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Kentucky’s Hatchery Creek is a fly fishing adventure park

Updated: Aug 1, 2020

Hatchery Creek needs to be high up on your list of places you need to fly fish.

Very recently we took at trip down to Kentucky to specifically test out some new prototype fly fishing reels we will be launching soon under a different brand. The reels went off without a hitch. Thankfully, the fishing did too. What Kentucky has created with Hatchery Creek is a fly fishing wonderland around every single bend in this man-made stream. For those of us in the Midwest with limited access to trout, this is a place you need to check out.

Hatchery Creek

Located just outside of Jamestown, Kentucky, you’ll find plenty of opportunities to rent an AirBNB, hotel, motel, or even a campsite. Considering all the lockdowns in place we were facing with Covid, finding a place to stay was easy and affordable. Other than fishing, hiking, enjoying the outdoors, or relaxing, there isn’t much else to do. For fly fishermen though, that’s perfect.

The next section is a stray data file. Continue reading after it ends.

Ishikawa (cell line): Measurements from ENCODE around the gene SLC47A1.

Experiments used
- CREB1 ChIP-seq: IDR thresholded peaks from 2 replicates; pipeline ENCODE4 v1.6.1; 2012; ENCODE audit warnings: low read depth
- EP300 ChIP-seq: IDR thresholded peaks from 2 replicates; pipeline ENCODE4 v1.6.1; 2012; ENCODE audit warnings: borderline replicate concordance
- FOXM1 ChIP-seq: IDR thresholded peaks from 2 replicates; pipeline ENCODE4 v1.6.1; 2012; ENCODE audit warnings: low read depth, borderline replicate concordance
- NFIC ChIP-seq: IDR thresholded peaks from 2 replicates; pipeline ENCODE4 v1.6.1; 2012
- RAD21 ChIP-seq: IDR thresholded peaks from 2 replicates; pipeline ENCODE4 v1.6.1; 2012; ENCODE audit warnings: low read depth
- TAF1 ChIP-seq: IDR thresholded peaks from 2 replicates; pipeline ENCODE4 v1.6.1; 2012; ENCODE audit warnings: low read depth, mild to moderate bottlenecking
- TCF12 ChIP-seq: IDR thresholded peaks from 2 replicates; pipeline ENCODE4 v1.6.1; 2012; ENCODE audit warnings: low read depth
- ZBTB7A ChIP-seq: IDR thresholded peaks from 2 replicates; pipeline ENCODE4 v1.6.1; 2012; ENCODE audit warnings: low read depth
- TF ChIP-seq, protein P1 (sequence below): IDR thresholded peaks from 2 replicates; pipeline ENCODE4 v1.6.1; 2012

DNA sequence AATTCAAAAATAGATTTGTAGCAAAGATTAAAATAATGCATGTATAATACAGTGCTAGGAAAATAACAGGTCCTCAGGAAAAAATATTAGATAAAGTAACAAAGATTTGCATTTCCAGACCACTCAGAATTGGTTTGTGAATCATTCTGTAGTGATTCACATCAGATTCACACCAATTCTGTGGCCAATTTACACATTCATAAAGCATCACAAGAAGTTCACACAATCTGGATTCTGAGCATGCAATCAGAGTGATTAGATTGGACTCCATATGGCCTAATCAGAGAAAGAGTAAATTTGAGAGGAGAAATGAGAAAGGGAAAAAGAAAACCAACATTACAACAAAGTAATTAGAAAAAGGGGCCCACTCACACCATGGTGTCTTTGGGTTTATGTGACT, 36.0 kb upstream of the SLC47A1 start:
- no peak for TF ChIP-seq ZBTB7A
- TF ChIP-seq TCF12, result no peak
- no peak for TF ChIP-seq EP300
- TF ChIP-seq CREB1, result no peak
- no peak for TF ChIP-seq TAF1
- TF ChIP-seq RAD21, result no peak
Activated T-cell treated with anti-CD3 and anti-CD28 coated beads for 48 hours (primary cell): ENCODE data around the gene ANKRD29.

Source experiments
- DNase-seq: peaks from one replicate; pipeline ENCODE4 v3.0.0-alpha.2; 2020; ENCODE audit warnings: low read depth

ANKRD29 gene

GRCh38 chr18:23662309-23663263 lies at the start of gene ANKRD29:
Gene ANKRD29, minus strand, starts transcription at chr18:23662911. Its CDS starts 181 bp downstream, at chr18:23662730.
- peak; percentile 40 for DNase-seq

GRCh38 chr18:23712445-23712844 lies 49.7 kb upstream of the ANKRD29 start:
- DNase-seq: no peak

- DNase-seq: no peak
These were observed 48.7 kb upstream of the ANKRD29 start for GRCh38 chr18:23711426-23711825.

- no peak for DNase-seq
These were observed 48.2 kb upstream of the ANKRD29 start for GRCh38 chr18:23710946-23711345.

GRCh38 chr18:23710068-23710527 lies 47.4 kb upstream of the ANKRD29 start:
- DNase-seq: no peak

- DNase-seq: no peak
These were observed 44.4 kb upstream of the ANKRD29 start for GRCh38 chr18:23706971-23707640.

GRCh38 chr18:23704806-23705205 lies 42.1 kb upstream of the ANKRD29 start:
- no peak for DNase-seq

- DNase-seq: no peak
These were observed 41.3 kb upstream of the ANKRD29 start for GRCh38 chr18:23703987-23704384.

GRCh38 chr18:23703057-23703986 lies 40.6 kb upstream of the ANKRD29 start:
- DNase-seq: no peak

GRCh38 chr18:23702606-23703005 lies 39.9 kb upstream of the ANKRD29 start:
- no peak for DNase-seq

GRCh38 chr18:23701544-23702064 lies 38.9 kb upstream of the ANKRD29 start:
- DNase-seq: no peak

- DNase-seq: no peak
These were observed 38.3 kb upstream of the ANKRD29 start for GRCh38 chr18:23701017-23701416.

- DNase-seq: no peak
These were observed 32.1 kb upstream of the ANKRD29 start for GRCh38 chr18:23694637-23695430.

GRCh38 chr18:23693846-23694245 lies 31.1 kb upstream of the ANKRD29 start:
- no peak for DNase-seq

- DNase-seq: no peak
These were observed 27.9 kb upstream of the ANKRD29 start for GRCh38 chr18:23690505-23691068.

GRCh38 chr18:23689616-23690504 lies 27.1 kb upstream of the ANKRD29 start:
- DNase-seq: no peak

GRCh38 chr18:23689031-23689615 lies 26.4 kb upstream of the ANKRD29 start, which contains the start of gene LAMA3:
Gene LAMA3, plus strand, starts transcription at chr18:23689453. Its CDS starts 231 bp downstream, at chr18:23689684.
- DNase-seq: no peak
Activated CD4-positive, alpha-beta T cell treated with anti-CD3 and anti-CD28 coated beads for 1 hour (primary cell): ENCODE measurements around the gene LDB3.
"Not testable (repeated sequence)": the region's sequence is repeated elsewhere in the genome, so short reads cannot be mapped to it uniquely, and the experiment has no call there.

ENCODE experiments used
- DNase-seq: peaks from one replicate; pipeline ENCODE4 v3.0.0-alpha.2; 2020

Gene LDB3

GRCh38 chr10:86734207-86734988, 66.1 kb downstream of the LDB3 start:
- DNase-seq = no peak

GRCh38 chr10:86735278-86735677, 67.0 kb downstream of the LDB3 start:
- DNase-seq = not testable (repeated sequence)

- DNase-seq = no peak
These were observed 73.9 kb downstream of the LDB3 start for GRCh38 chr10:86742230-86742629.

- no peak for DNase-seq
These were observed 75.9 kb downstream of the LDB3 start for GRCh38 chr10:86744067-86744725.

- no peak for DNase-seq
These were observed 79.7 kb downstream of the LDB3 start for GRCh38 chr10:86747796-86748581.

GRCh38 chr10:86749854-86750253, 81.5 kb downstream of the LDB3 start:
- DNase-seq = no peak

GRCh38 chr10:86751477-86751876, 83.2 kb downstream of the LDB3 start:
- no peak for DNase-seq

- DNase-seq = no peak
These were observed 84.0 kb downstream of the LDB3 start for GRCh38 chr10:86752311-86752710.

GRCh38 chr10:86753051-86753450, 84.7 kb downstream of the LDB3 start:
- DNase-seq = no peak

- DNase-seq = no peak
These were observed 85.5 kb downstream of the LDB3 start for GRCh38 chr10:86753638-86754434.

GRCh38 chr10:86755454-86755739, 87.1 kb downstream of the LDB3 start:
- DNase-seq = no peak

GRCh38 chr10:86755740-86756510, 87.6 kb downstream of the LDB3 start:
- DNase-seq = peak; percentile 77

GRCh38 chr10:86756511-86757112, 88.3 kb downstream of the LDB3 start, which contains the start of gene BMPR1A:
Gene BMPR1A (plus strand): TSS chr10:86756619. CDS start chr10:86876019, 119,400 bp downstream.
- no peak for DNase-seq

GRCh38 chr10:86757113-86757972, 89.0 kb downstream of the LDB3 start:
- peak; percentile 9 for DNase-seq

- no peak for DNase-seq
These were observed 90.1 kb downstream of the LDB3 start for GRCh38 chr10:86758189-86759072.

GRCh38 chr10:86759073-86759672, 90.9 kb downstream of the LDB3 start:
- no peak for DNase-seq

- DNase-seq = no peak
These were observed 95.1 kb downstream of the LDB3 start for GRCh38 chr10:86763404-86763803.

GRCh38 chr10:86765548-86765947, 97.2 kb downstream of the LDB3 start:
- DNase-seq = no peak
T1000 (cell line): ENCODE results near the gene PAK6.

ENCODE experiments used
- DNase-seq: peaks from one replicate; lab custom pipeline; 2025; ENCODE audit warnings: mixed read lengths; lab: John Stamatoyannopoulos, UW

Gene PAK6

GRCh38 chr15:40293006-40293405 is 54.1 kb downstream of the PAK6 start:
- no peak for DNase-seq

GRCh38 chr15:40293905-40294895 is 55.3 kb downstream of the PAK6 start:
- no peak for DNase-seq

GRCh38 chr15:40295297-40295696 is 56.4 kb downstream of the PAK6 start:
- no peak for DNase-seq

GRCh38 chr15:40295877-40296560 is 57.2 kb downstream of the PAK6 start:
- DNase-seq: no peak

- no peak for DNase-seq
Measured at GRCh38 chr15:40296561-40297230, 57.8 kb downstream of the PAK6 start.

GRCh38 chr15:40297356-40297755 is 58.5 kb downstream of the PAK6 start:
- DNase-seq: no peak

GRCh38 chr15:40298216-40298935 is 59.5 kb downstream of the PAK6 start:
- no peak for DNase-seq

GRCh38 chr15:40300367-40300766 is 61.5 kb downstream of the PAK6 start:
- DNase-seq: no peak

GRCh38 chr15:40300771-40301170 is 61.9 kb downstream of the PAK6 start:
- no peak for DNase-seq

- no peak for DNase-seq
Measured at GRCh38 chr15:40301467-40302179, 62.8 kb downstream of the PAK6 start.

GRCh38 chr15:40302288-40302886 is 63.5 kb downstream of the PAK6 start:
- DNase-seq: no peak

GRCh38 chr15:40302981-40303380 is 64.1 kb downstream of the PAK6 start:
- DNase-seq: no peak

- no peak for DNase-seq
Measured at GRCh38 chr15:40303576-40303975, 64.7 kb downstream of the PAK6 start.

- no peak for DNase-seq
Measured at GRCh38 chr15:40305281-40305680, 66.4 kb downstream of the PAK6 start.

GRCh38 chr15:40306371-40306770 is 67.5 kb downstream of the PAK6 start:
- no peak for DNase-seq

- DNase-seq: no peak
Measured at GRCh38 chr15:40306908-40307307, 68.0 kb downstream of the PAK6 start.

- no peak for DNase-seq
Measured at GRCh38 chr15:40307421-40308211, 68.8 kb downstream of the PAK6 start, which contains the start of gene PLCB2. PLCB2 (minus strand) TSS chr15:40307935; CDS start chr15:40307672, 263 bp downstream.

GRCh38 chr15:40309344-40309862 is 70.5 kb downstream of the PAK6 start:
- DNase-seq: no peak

Hatchery Creek

Hatchery Creek

Just a few years ago, the State of Kentucky started an initiative at Wolf Creek Dam, whose tailwater creates the Cumberland river. The end result is a mile long creek created with consistent flows, and tons of trout. There is a small catch and keep section right where the creek begins, but just after that, some world-class catch and release trout fishing takes hold.

Every section of the creek was created with trout fishing in mind. From boulders, marsh, timbers, ripples, pools, and undercuts, Wolf Creek has it all. Most impressively though was the number of large trout. A vast percentage of the fish population in the creek are holdover stockers. However, trout from the Cumberland do come up. Multiple 20+ fish raised on streamers were seen. Due to the pressure this stream gets though, they are educated and spooky. With that being said, we did catch browns, brookies, and rainbows all day long both days we fished.

Now that we fly fished this stream in the summer, we can’t wait to get back over the winter. Lesser crowds and people would be a welcome site. Thankfully, that didn’t deter the fish.

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